11 Buys That Make You Feel Like A Better Human

Living a perfectly curated and stylish life (i.e. buying a new wardrobe every season and constantly getting rid of outgrown styles) can feel downright wasteful and costly. But that doesn’t mean shopping has to be a guilt-ridden pleasure; simply being more informed about where products come from can help kick-start a more thoughtful shopping experience.

And ethical shopping isn’t as stodgy or difficult as you may think. Many trendy companies are taking active steps to becoming more environmentally friendly, often committing to transparency about how their goods are manufactured. From indie designers who work with family-run factories to the best new brands adapting the one-for-one donation program to products from The Body Shop made from fair-trade ingredients, consider this guide a primer in socially conscious shopping. Doing good has never looked so chic.

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Fair Trade
Fair trade is exactly what it sounds like: It’s the ethical exchanging and exporting of goods, primarily from developing countries. This means the workers making the products are paid fairly, working conditions are safe and not exploitative, and all parties are transparent about the trading process. It’s a no-brainer, really. New Zealand brand Kowtow, which has a penchant for oversized and structural basics, exclusively uses 100% fair-trade, organic-certified cotton. (Bonus: No fancy dry cleaning required!)
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British brand Chinti & Parker operates on its own “buy better” philosophy, which means cofounders Anna Singh and Rachael Wood only partner with fair-trade factories. This blushing duffle coat is waterproof (!), making it a major score for all the spring showers to come.
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In addition to producing her own collection of whimsical and dreamy home goods, Brooklyn-based designer Aelfie Oudghiri often partners with skilled artisans for truly unique, mind-blowing pieces. Case in point: This one-of-a-kind basket, produced in collaboration with Indego Africa, is handcrafted by Rwandan women. And all proceeds go toward artisans for educational training programs.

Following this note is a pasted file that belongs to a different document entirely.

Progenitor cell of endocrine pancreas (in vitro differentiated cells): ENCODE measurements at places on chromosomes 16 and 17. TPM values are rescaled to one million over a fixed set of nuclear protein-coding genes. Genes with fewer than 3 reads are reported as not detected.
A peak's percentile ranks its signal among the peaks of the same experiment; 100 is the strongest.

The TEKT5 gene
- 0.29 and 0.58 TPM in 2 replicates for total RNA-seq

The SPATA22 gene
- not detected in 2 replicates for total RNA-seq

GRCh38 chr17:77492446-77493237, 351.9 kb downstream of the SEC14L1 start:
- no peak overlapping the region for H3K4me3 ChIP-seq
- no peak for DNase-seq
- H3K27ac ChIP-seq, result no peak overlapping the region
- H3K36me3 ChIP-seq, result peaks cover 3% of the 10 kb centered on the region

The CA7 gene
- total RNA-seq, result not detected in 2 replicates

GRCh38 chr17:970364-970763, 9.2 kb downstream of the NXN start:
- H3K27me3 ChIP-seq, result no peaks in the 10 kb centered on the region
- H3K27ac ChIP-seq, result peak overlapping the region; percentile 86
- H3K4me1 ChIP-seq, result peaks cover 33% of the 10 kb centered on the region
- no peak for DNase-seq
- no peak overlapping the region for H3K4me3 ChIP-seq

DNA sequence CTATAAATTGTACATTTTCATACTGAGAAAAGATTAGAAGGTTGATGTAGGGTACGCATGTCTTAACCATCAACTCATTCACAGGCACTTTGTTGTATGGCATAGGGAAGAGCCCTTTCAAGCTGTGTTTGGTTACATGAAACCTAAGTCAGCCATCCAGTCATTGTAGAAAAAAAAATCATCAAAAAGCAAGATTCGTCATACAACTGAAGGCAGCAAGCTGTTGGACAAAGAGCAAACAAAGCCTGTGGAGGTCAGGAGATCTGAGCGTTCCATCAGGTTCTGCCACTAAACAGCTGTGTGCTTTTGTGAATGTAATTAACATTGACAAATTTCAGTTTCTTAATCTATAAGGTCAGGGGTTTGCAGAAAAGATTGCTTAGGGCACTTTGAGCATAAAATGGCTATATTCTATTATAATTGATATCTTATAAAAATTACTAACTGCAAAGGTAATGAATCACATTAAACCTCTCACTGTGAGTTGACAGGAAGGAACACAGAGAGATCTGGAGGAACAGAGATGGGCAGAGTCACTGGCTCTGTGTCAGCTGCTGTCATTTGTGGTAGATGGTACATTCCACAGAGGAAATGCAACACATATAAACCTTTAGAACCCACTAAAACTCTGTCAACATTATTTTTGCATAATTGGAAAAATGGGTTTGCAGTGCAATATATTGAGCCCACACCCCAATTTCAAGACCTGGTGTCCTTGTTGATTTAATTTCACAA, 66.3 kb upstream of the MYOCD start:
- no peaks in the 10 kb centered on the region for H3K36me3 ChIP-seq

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Who says beauty products are only skin deep? This creamy skin soother from The Body Shop puts the power to help others in your hands — literally. The community-trade-beeswax- and hemp-seed-oil-infused formula not only protects your wintry-dry digits, it also benefits the fairly paid farmers who harvest the hemp plants in England as well as beekeepers in Cameroon. And every purchase includes a $2.20 donation to charities that defend human rights, the planet, and marine life. Keep slathering it on to keep the good vibes (and soft, smooth skin) coming.
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Donation Programs
And that brings us to donation programs. The “one-for-one” business model, popularized by the likes of Toms Shoes and Warby Parker (which donate one of their own products for every one sold for-profit), has been adapted by all sorts of lifestyle and fashion brands. For example, for every pair of THINX's period underwear sold, the brand sends funds to AFRIpads in Uganda, which trains women to make and distribute reusable pads.
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After discovering that a million children in developing countries die or go blind every year due to vitamin A deficiency, Article One decided to help. The emerging eyewear brand donates $2 for every pair of glasses purchased to Helen Keller International, an organization that internationally distributes the life-saving vitamin to those in need. Seeing through these rose-colored sunnies now has a whole new meaning.
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Because winter isn’t over just yet (sorry!), pick up a snuggly warm alpaca-wool beanie from Krochet Kids. This nonprofit donates 100% of profits to help women in third-world poverty regions live a more financially secure, educated, and empowered life.
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Environmentally Sensitive
In the world of fast-fashion everything, training your shopper’s brain to seek out “slow fashion” brands instead will make an impressionable impact in the long run. Buy from boutique brands that have a strong mission to operate in an eco-conscious way, minimizing our impact on the Earth. This year, give up on plastic bags once and for all by purchasing a few of these insanely affordable, reusable nylon bags from the Brooklyn- and San Francisco-based Baggu.
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Bona-fide It brand Reformation doesn’t just make pretty clothes. Everything on the brand’s webshop is constructed from carefully sourced recycled or deadstock fabrics. Plus, it's produced using far less waste and water than other contemporary brands.
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When in doubt, support independent designers! Since small businesses operate on a smaller scale (obviously), most products are custom and made-to-order. Take for instance the Brooklyn-based home-goods line Cold Picnic. The brand only works with other small, like-minded factories (that is, if Cold Picnic isn’t able to handcraft the products itself). This feel-good rug may be designed in Brooklyn, but it’s expertly crafted by a family-owned factory in India.
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The topic of diamond acquisitions has long been controversial, but many indie jewelry designers strive to create uncompromisingly stunning pieces in an ethical way. U.K.-based Polly Wales is one of them, using only materials from sustainable suppliers. Rock solid, indeed.
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